“If successful, fusion power plants based on the fusion plasma performance in ITER would provide a carbon-free source of continuous electrical energy output without the drawbacks of wind and solar power systems, which produce electricity for only a part of the day and need energy storage or ‘back-up’ power systems to support a stable electrical power grid,” Navratil explains. “Given the many trillions of dollars involved in our energy system infrastructure, the availability of such a fusion power source later in this century will be a very important addition to our sources of carbon-free electrical power.”

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26 Comments on "ITER Nuclear Fusion Plant Is Halfway Finished"

  1. deadlykillerbeaz on Wed, 20th Dec 2017 8:12 am 

    I hope it works, 17 years to go is a long time. Good to know what’s happening.

    Better than having more nuclear waste piling up higher than the sky.

    360,000,000 degrees Fahrenheit is cool, no doubt.

  2. twocats on Wed, 20th Dec 2017 8:14 am 

    Did the NY Times or the author of this article have any hint of irony when mentioning Stonehenge? I’m not sure which I believe has more merit: ITER or Leylines.

    I forget – what’s half of infinity?

  3. Denial on Wed, 20th Dec 2017 9:06 am 

    why is thorium not an option? I don’t think this will work…..I think we are already seeing cracks in our system………

  4. Duncan Idaho on Wed, 20th Dec 2017 9:55 am 

    I don’t think this will work….

    Nothing has come even close.
    Thorium? No working system in existence– that is not a composite for a trial.
    It does have theoretical possibilities, its just way too late to the game.

  5. Sissyfuss on Wed, 20th Dec 2017 11:22 am 

    Twokitties, half of infinity is equal to Trumps first term.

  6. vegeholic on Wed, 20th Dec 2017 12:59 pm 

    When conceived as a tool to prop up BAU the whole enterprise seems myopically misguided. I am sure the science and engineering necessary to make this work are impressive, but in the service of endless growth it cannot succeed. Could it succeed as a component of a steady-state model with many fewer people? Seems doubtful but I am willing to support the effort while simultaneously advocating for bringing consumption in line with long-term resource availability.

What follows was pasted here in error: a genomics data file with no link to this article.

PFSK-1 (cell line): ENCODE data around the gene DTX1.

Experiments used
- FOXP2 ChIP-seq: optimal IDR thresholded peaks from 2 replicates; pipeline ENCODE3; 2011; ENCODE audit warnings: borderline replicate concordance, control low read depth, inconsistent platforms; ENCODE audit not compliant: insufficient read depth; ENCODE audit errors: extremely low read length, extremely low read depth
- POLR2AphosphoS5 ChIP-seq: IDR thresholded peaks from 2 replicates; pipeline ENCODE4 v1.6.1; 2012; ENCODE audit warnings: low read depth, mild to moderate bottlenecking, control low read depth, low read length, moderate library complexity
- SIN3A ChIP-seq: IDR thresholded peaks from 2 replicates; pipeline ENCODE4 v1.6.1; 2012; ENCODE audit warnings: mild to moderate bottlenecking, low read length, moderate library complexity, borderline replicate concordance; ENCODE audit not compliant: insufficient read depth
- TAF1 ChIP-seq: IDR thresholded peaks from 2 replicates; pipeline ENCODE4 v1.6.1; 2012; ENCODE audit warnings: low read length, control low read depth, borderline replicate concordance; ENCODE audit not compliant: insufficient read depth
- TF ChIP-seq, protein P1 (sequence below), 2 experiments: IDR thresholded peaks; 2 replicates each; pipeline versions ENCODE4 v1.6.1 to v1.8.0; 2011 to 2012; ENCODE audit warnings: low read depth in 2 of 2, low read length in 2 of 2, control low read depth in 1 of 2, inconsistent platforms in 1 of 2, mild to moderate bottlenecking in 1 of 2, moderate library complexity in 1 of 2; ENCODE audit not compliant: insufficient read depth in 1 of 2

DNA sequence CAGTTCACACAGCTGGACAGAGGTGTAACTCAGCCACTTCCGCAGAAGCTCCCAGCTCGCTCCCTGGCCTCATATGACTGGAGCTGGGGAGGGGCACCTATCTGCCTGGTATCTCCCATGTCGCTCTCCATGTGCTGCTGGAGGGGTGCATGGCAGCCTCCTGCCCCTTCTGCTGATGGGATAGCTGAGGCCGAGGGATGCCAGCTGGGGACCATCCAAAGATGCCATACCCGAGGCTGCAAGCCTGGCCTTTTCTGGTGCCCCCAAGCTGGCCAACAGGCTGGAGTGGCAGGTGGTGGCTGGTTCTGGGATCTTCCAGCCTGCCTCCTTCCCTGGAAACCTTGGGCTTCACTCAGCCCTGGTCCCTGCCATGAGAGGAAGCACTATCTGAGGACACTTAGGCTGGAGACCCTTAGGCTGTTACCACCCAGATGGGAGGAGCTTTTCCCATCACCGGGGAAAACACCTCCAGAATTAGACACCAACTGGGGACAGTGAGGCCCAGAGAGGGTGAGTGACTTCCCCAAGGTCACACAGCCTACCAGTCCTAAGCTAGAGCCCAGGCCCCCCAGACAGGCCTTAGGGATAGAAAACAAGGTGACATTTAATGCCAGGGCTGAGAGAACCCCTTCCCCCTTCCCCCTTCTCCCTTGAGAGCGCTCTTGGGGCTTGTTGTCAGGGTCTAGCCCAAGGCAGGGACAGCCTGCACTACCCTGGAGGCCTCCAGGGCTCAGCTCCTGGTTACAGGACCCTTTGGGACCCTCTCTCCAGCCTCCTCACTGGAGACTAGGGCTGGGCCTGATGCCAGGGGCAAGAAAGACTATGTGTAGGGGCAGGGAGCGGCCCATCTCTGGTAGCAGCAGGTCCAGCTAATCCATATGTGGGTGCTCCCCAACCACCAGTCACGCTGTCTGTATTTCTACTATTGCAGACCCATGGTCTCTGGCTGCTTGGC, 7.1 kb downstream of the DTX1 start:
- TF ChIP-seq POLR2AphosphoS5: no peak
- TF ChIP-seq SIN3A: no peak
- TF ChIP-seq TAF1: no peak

7. Antius on Wed, 20th Dec 2017 1:02 pm 

    “I don’t think this will work….

    Nothing has come even close.
    Thorium? No working system in existence– that is not a composite for a trial.
    It does have theoretical possibilities, its just way too late to the game.”

    Exactly so. We would need to build thousands of large reactors in just a few decades. There simply isn’t enough spare fossil fuel energy left to ramp production up at anything like the requisite scale before we hit the coming depression.

    And even if we magically could, providing humanity with another abundant energy source would only allow it to draw down other resources even faster and damage the planet further. We need fewer people. No other solution makes any sense at this point.

  8. Danlxyz on Wed, 20th Dec 2017 2:21 pm 

    If nothing else, ITER looks to have been very good for the steel industry.

  9. Jerome Purtzer on Wed, 20th Dec 2017 2:21 pm 

    Why build a fusion reactor on Earth when the perfect fusion reactor exists at a nice safe distance from the Earth? We just need to perfect the methods of harvesting that energy for our electrical needs.

  10. Antius on Wed, 20th Dec 2017 6:13 pm 

    “Why build a fusion reactor on Earth when the perfect fusion reactor exists at a nice safe distance from the Earth? We just need to perfect the methods of harvesting that energy for our electrical needs.”

    To answer your question – poor power density, intermittent and uncontrollable power output. A working fusion reactor would be substantially superior to solar panels because it is one power plant instead of 2.5.

  11. Makati1 on Wed, 20th Dec 2017 6:40 pm 

    “ITER Nuclear Fusion Plant Is Halfway Finished”

    Translation: “Keep sending money so all of us overpaid “scientists” can live our good life and retire, just 10 years BEFORE fusion is practical.”

    SUCKERS!

  12. Aspera on Wed, 20th Dec 2017 11:57 pm 

    “To answer your question – poor power density, intermittent and uncontrollable power output.”

    True enough challenges. To survive a bit longer (giving us some time to work on reducing the population) we must acknowledge and respond to these challenges. But, even an extremely effective response does not make them go away. A useful response does not alter but rather accommodates reality.

    This is adaptation in its classic usage: to recast or change behavior patterns into new
    forms so as to fit the new situation.

    Many people think adaptation is an entirely different thing. Something more like changing things “out there” so that we don’t have to change our own behavior.

    (NB Not sure why folks get all upset about intermittency. Anyone who farms/gardens, eats local and in season, forages, or dries their clothing outside on a line gets the idea. My grandmother got the idea just fine. But then her supply chain was local and she knew how to do stuff…)

  13. JH Wyoming on Thu, 21st Dec 2017 12:05 am 

    Isn’t it true that most systems as they get better developed can be made smaller? So if they are so far along with fusion, why does this have to be so much bigger? Makes me wonder if they have something wrong.

  14. MASTERMIND on Thu, 21st Dec 2017 12:09 am 

    Nuclear fusion has a very nice future ahead. And it always will have.

    – Dennis Meadows

  15. JH Wyoming on Thu, 21st Dec 2017 12:17 am 

    It also makes me wonder about the timing. It’s possible that before they ever light the candle, worldwide economic contraction will have ensued due to dwindling resources or some other metric and the project will be mothballed.

    In fifty thousand years or more from now archeologists will dig up this partially completed reactor and wonder why they were building it far larger than needed, because at that later point in time fusion reactors will be 1/50th the scale.